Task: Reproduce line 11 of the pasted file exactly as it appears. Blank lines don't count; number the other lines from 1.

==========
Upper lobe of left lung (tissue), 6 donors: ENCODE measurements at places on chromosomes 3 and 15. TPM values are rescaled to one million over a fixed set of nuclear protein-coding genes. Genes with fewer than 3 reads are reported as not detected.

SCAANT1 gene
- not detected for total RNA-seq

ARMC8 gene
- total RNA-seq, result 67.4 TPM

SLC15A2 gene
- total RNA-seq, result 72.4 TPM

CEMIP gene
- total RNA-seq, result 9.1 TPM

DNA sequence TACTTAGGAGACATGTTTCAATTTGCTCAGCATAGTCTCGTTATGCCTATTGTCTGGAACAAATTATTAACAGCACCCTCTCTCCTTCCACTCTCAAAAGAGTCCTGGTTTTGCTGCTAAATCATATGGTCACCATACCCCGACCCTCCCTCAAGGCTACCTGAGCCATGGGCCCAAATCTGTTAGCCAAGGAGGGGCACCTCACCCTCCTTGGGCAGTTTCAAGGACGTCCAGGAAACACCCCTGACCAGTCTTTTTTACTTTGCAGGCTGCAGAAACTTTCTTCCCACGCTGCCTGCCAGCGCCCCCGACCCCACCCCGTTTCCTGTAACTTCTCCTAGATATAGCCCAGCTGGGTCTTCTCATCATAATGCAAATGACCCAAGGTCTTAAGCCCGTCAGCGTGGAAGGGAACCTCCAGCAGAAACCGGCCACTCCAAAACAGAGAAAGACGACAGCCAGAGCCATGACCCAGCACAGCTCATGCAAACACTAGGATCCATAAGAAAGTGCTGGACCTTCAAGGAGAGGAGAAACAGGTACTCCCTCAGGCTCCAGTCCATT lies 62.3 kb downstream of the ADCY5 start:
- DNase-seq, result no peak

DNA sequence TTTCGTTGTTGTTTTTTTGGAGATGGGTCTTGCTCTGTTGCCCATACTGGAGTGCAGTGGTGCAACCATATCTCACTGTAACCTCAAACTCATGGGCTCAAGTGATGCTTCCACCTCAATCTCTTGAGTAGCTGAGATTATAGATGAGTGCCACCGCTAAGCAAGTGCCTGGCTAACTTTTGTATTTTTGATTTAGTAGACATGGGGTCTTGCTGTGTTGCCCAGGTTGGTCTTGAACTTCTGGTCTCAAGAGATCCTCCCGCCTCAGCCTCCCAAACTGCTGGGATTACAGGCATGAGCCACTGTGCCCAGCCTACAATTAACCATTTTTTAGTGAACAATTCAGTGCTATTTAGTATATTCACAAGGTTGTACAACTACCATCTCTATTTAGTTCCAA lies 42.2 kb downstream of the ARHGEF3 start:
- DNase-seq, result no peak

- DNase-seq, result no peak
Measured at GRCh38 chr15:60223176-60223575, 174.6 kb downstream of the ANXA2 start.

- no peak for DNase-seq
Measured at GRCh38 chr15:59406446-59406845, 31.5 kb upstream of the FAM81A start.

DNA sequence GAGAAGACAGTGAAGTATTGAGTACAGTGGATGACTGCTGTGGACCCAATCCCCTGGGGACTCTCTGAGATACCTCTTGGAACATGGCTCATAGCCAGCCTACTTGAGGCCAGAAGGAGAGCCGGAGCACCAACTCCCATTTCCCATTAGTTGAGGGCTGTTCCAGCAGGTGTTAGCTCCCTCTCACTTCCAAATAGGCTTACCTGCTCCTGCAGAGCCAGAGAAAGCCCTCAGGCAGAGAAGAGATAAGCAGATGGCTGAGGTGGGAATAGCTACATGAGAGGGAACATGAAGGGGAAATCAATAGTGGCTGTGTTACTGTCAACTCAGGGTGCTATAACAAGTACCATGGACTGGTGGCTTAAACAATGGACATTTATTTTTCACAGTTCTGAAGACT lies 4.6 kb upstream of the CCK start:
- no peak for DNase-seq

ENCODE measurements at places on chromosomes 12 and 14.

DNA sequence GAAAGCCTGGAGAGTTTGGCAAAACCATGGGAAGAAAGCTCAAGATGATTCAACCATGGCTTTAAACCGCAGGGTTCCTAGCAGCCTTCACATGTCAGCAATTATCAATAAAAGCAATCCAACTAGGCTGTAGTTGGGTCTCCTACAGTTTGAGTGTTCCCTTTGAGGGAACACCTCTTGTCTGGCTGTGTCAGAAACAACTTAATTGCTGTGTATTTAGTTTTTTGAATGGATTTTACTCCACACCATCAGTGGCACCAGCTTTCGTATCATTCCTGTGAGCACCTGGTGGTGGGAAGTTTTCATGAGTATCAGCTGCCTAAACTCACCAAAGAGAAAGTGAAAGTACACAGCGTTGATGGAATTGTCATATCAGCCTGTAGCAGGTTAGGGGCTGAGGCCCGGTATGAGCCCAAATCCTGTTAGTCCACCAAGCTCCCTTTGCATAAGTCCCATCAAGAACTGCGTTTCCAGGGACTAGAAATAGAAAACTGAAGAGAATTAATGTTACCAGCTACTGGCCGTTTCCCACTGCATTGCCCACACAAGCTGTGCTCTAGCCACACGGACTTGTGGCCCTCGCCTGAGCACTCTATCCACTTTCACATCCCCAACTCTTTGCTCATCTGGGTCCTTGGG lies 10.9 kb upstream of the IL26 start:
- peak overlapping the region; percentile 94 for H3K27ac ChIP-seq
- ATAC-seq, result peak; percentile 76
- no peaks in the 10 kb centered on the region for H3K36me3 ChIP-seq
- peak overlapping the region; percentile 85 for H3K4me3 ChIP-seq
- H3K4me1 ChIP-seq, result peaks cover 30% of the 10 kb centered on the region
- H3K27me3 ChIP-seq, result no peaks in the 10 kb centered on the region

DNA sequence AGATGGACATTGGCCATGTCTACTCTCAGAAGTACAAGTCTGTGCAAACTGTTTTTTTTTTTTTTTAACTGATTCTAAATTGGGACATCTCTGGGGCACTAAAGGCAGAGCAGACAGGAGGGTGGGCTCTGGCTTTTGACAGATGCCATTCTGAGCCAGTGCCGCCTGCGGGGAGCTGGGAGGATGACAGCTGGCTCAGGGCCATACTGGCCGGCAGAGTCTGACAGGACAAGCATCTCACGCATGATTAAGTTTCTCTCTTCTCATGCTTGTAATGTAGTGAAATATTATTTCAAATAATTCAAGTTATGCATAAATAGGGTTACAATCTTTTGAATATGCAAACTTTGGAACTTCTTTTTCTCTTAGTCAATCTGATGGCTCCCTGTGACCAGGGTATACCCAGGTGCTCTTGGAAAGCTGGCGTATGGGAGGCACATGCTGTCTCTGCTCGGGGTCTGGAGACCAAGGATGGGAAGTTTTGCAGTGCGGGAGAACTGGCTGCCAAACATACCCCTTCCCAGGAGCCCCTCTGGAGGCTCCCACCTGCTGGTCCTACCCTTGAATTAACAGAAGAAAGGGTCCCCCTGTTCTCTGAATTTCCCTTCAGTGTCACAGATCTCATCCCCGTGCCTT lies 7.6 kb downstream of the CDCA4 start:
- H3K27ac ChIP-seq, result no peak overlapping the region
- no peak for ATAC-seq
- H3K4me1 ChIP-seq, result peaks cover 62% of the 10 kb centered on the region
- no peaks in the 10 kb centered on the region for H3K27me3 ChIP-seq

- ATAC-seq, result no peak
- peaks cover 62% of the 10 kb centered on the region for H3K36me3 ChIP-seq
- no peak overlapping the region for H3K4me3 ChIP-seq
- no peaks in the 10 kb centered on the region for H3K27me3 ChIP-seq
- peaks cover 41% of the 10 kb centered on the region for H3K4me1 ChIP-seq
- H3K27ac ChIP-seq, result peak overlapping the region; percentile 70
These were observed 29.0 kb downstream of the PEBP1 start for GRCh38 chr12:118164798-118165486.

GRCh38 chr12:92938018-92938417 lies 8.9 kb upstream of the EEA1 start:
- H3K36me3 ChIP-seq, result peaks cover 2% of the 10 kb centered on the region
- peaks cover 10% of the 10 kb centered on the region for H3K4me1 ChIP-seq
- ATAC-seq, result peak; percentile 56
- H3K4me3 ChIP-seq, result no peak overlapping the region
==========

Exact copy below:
- DNase-seq, result no peak